Italy: The nationality law of Italy bestows citizenship jure sanguinis. There is no limit of generations for the citizenship via blood. However, the first citizens of the modern Italian state were alive on 17 March 1861 when the state was officially formed, and for this reason all claims of Italian citizenship by jure sanguinis must stem from an ancestor who was living after 16 March 1861. Each descendant of the ancestor through whom citizenship is claimed jure sanguinis could pass Italian citizenship to the next generation only if this descendant was entitled to Italian citizenship at the time of the birth of the next person in the line. So if any person in the line lost the Italian citizenship and then had a child, that child did not inherit Italian citizenship jure sanguinis, except if the child could inherit the citizenship from the other parent. Cases of dual citizenship were possible, which is to say, for example, that a person in the line could have had Italian and Canadian citizenship concurrently. Minor children of Italian citizens were at risk of losing Italian citizenship if the child's parent naturalized in another country, unless the child was subject to an exception to this risk—and children born and residing in a country where they held dual citizenship by jus soli were subject to such an exception since 1 July 1912. Until 1 January 1948, Italian law did not generally permit women to pass on citizenship. Persons born before that date are in most cases not Italian citizens jure sanguinis if their line of descent from an Italian citizen depends on a female at some point before 1948. On several occasions, this limitation of deriving Italian citizenship only from fathers before 1948 has been successfully challenged in court.
Kiribati: Articles 19 and 23 of the constitution provides, "Every person of I-Kiribati descent... shall... become or have and continue to have thereafter the right to become a citizen of Kiribati.... Every person of I-Kiribati descent who does not become a citizen of Kiribati on Independence Day... shall, at any time thereafter, be entitled upon making application in such manner as may be prescribed to be registered as a citizen of Kiribati."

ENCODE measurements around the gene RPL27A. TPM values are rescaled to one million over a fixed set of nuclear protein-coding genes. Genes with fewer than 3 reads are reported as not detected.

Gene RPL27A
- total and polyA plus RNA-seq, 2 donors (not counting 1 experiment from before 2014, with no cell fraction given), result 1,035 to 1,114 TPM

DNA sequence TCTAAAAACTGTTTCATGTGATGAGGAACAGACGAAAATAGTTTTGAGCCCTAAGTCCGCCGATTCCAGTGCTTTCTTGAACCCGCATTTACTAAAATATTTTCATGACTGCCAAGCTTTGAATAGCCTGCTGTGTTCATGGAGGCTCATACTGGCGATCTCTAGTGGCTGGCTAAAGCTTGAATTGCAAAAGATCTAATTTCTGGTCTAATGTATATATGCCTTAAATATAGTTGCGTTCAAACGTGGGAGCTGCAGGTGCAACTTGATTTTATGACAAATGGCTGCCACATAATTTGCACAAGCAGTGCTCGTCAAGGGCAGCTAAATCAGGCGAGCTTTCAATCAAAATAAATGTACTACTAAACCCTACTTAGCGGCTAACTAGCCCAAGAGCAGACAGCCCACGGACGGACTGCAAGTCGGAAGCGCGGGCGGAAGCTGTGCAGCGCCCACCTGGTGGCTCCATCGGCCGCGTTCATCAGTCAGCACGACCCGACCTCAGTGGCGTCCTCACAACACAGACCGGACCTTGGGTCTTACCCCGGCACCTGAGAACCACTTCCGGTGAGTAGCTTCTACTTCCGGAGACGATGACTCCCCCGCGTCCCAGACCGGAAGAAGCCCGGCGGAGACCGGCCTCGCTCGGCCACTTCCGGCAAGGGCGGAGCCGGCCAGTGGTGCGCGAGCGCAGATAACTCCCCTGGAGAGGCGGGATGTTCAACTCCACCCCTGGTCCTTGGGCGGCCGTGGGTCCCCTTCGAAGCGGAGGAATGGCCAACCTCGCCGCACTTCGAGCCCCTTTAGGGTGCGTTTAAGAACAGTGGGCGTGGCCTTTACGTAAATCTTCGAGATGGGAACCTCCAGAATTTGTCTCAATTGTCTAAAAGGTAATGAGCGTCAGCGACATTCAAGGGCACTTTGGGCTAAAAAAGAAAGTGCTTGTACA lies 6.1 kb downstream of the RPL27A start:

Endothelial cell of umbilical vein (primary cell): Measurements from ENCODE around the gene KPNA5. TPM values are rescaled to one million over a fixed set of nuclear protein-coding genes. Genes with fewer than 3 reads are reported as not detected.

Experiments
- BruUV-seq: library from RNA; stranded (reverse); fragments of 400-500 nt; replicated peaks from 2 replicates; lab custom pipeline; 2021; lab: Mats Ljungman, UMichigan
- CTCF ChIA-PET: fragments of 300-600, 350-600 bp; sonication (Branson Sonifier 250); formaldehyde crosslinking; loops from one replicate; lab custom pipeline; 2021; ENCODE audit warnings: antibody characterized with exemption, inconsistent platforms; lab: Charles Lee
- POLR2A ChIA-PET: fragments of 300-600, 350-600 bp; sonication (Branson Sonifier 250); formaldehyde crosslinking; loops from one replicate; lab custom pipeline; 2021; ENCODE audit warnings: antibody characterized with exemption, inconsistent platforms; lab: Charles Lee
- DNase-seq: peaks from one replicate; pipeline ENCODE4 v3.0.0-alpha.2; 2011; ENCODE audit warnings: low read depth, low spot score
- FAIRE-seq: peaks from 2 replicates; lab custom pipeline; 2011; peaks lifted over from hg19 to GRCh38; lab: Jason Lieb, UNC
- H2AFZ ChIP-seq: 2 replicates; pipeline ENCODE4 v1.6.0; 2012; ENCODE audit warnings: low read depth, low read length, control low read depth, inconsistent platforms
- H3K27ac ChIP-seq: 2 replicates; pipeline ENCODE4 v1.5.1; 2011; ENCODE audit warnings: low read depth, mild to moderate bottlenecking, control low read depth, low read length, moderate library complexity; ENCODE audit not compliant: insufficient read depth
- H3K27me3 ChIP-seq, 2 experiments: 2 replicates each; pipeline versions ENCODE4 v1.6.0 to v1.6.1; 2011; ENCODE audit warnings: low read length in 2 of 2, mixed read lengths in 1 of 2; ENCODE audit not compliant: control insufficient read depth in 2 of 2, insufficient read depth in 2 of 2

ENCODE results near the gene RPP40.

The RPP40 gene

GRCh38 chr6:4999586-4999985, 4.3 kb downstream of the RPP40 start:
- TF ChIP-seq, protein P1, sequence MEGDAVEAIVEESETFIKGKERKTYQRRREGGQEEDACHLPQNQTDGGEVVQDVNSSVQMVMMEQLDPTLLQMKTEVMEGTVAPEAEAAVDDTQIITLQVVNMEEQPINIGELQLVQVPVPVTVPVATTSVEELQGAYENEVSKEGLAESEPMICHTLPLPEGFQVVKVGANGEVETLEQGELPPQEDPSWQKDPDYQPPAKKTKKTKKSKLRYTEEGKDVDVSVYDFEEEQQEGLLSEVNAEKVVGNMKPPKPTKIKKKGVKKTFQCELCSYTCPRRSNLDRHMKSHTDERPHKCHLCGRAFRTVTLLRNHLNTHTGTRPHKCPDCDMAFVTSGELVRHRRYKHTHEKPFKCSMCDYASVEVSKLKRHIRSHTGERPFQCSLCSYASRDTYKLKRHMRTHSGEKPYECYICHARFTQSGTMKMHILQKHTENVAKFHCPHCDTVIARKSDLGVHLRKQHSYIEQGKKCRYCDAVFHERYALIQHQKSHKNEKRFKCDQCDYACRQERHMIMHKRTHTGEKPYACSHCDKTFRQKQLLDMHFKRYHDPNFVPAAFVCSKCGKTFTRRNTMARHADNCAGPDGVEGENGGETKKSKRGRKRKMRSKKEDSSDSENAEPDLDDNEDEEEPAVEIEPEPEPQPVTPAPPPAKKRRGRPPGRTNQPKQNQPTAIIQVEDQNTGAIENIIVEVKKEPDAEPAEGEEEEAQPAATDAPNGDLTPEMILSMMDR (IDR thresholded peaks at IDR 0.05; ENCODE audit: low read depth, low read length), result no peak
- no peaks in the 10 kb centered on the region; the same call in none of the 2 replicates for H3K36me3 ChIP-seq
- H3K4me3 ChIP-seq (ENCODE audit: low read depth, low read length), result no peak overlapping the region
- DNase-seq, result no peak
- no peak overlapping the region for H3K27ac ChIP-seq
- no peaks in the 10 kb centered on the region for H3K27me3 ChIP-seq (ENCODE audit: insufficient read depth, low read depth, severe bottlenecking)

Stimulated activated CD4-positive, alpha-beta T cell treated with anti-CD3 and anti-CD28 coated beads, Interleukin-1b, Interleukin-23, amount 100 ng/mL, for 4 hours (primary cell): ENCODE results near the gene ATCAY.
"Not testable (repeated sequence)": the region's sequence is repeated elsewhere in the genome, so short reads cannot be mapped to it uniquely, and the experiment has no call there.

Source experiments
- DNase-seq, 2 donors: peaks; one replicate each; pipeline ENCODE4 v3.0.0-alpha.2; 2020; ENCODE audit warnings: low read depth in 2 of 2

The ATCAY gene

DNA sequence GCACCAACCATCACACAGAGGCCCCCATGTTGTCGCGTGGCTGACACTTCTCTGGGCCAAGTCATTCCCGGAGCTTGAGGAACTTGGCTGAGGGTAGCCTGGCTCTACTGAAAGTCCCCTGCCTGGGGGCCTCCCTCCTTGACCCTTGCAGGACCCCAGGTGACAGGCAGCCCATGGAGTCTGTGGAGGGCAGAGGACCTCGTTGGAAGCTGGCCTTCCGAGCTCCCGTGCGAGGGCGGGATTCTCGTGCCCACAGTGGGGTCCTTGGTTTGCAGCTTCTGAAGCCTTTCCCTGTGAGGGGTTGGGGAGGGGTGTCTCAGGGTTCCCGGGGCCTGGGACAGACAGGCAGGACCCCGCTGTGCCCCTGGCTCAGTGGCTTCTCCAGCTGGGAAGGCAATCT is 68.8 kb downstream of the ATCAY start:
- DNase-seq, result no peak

Liberia: the Liberian constitution allows only Negros (regardless of cultural or national affiliation) to become citizens, though people of other races may live in Liberia as permanent residents.
Lithuania: The Constitution of Lithuania grants a right to citizenship to foreigners of ethnic Lithuanian origins.
Rwanda: The Rwandan constitution provides that "[a]ll persons originating from Rwanda and their descendants shall, upon their request, be entitled to Rwandan nationality."
Serbia: Article 23 of the 2004 citizenship law provides that the descendants of emigrants from Serbia, or ethnic Serbs residing abroad, may take up citizenship upon written declaration.
Spain: A Spanish law passed in 2015 allows individuals who can prove descent from the Sephardic Jews who were exiled in 1492 following the Alhambra Decree and who can show a "special link" to Spain to apply for dual citizenship. Spain had previously allowed application for such individuals but had required that they give up their citizenship from their other country. The new law has no such requirement.
Turkey: Turkish law allows persons of Turkish origin and their spouse and children, to apply for naturalization without the five-year waiting period applicable to other immigrants. Turkey and Greece reciprocally expelled their minorities in the early 1920s after World War I. They were mandated by international treaty to accept incoming populations as citizens based on ethnic background.
^Branch, Government of Canada, Immigration, Refugees and Citizenship Canada, Communications. "Acquisition of citizenship". www.cic.gc.ca. Archived from the original on 10 March 2017. Retrieved 1 March 2017.
^The Federal Expellee Law (German: Bundesvertriebenengesetz), § 6, specifies that also foreign citizens of states of the Eastern Bloc (and their desdendants), who were persecuted between 1945 and 1990 for their German ethnicity by their respective governments, are entitled to become Germans. The argument was that the Federal Republic of Germany had to administer to their needs because the respective governments in charge of guaranteeing their equal treatment as citizens severely neglected or contravened that obligation.